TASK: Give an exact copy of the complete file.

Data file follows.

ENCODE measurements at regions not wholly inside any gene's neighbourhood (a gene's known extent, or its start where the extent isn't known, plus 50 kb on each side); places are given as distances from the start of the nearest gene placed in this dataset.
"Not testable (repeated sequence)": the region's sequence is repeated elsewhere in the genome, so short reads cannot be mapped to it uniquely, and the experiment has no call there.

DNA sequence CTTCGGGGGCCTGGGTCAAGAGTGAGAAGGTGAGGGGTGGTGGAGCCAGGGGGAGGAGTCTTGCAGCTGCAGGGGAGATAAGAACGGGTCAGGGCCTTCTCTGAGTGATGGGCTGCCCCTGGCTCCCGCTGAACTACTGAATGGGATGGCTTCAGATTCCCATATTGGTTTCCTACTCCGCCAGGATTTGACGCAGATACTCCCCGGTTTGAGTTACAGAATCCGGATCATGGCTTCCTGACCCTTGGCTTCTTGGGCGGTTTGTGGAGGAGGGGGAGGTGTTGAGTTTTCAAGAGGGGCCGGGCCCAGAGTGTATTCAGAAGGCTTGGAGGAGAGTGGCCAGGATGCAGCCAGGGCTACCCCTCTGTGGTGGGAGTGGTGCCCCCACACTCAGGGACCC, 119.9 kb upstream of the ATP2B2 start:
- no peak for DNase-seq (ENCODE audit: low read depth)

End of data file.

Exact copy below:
ENCODE measurements at regions not wholly inside any gene's neighbourhood (a gene's known extent, or its start where the extent isn't known, plus 50 kb on each side); places are given as distances from the start of the nearest gene placed in this dataset.
"Not testable (repeated sequence)": the region's sequence is repeated elsewhere in the genome, so short reads cannot be mapped to it uniquely, and the experiment has no call there.

DNA sequence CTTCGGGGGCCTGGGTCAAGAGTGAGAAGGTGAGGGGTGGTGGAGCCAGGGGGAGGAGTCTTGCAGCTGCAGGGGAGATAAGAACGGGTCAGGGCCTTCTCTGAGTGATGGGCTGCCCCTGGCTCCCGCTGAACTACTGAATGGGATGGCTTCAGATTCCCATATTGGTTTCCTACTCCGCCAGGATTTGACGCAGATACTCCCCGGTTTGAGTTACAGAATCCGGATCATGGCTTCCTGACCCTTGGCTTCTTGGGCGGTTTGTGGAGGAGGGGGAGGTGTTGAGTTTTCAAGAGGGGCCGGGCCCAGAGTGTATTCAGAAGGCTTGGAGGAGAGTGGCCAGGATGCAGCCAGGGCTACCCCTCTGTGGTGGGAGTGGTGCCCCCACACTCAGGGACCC, 119.9 kb upstream of the ATP2B2 start:
- no peak for DNase-seq (ENCODE audit: low read depth)